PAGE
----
Stories of Twitter (along with other social media giants) clamping down on user accounts that paint the Chinese Communist Party in a negative light are as common as dirt these days. Many reports detailing the close financial ties between China and these companies have emerged, suggesting that there may be something beyond “fairness” or “abuse” at play here. But is that really the case? I find myself wondering after reading a recent report of a New Zealand foreign policy expert who wound up having her account “flagged.”
Anne-Marie Brady, a professor at the University of Canterbury, is an authority on the Chinese regime and the way it projects its influence around the world. During the country’s recent celebration of the centennial of the CCP’s rule, Brady sent out some tweets poking fun at Chinese President Xi Jinping. A short time later, she learned that some of those tweets had been tagged with the usual “unavailable” flag, with a link to Twitter’s policies regarding questionable content. After complaints were raised by some journalists, Brady’s account was restored, but Twitter insisted that it “values free speech” and the suspension had been prompted by “unusual activity” on the account. So was this intentional censorship of anti-CCP content or some automated algorithm flub? Edward Lucas, a journalist for the Times of Britain and one of the people defending Brady, thinks he knows how it happened. (Associated Press)
Edward Lucas, a columnist for The Times newspaper in Britain, wrote that it probably resulted from an online campaign of complaints by Communist Party agents which would have triggered an automatic response from Twitter while it investigated.
“After I had stoked a furor on Twitter and sent umpteen complaints, her account was restored,” Lucas wrote. “Less prominent victims of Chinese censorship would have scantier chances of redress.”
Brady tweeted her thanks to Lucas, saying that she’d been unable to get a reply from Twitter herself.
“Seems like @Twitter may have briefly forgotten they don’t work for Xi Jinping,” Brady wrote.
This actually makes a lot of sense. If Twitter receives a “significant” number of complaints about an account, that account can be automatically flagged and/or suspended until someone looks into it. Twitter confirmed that this happens and they sometimes need to contact the user to confirm the activity. (How fast you might be contacted, if at all, probably depends on how many followers you have or how many blue checks raise a stink over the suspension.) The CCP seems to have its own army of bot accounts that will flood Twitter with complaints if they notice someone discussing the party or Xi Jinping unfavorably.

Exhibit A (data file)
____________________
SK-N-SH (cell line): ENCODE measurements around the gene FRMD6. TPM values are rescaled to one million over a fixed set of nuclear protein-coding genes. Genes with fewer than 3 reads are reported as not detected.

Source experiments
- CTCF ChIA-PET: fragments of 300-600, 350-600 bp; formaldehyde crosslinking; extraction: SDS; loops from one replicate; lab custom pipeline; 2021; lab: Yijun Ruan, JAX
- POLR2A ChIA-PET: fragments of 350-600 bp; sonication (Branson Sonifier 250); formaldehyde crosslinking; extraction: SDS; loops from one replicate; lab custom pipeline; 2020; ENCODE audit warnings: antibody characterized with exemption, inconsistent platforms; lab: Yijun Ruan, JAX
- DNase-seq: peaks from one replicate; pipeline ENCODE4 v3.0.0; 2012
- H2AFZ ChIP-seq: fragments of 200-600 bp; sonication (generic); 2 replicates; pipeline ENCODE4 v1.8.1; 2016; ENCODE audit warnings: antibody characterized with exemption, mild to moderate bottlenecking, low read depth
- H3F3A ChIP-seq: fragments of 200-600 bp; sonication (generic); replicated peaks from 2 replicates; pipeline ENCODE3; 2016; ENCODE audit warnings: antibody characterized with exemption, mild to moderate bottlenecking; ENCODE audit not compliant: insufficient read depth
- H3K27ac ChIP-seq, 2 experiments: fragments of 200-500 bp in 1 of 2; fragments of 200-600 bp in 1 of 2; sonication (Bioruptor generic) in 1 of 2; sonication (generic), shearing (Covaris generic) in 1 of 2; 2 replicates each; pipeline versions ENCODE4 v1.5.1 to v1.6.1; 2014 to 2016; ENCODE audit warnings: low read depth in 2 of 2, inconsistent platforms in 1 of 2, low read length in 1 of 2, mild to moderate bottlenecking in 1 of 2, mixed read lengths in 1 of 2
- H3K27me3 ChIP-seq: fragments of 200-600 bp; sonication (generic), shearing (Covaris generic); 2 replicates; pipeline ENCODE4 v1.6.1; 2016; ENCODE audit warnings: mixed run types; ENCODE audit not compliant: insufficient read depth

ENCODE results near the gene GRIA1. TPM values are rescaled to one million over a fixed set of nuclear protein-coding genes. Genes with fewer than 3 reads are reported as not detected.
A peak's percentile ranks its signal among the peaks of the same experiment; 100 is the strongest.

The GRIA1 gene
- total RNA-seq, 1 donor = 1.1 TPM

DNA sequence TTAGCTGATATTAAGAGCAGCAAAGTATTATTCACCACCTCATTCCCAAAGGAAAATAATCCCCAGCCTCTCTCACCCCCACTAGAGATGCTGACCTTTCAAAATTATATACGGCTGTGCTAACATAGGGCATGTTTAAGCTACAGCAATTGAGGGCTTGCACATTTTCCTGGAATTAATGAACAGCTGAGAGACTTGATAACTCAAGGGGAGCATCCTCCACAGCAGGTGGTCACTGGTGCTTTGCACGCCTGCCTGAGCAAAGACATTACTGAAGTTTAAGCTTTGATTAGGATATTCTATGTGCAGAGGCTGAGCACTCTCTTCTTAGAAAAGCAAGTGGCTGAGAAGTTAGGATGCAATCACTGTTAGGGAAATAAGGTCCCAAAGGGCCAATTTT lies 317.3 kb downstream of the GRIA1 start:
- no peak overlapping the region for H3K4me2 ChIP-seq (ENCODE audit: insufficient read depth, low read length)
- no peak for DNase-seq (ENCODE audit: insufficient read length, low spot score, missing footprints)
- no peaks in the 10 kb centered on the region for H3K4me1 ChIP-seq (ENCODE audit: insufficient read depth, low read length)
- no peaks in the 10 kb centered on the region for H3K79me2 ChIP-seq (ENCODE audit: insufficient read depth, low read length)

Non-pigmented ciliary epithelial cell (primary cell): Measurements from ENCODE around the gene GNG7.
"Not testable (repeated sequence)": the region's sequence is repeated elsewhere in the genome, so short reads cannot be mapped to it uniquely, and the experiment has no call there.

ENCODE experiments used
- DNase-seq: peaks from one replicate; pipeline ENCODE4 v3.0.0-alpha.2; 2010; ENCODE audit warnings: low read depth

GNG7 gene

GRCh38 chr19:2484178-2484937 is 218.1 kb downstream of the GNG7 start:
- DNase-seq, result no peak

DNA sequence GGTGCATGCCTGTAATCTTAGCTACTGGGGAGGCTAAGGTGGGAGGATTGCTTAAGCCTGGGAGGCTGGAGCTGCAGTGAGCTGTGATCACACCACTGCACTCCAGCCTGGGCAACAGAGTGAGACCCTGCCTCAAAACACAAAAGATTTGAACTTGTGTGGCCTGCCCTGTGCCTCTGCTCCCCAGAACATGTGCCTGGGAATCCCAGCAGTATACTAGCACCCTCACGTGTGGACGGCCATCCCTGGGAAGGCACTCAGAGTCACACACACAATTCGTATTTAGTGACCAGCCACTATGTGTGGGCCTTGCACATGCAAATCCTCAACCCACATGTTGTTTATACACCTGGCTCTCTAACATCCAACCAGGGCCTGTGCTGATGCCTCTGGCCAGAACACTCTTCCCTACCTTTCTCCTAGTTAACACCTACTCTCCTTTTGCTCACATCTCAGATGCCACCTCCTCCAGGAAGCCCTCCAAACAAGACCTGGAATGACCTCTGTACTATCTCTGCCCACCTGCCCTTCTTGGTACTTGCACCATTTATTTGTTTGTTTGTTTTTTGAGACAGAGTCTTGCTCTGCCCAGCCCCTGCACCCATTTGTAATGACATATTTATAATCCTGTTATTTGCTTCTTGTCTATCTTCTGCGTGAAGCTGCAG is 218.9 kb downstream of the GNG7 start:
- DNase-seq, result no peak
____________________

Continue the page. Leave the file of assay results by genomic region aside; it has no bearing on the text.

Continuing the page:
This is basically just gangstalking and using Twitter’s algorithms for the gang’s own purposes. It’s not all that different from the army of liberal users on Twitter that try to engage in “ratioing” conservatives they disagree with if the conservative says anything about a liberal media personality. The difference here is that instead of trying to flood the person’s mentions column, they instead flood Twitter’s complaint system, triggering the ban hammer.
So what were the offensive things that Ms. Brady tweeted to incur the wrath of the CCP?
In one tweet, Brady suggested an alternative headline for a news article about the celebrations: “Xi: its my Party and I’ll cry if I want to,” she wrote.
Really? That’s what brought on the mob? I tweet five things meaner than that before breakfast every day.
While not definitive, I decided to run a brief experiment to test this theory. After learning of Brady’s story, I tweeted the following about Xi Jinping and even made sure to include his name as a hashtag.
Chinese President #XiJinping is engaging in genocide against the Uyghurs and stonewalling the research into the origins of the pandemic.
— Jazz Shaw (@JazzShaw) July 6, 2021
I checked with other users and kept an eye on the tweet until the evening it was never flagged. Now, part of the reason for that may be that I don’t have a sufficiently large army of followers to draw attention to it, but if this were some sort of automated filter that Twitter slipped in under the covers it should have caught that one, right? So while I still don’t trust Twitter’s dedication to free speech as far as I could throw one of their server farms, I’m leaning toward believing that this really is just a case of CCP gangstalking.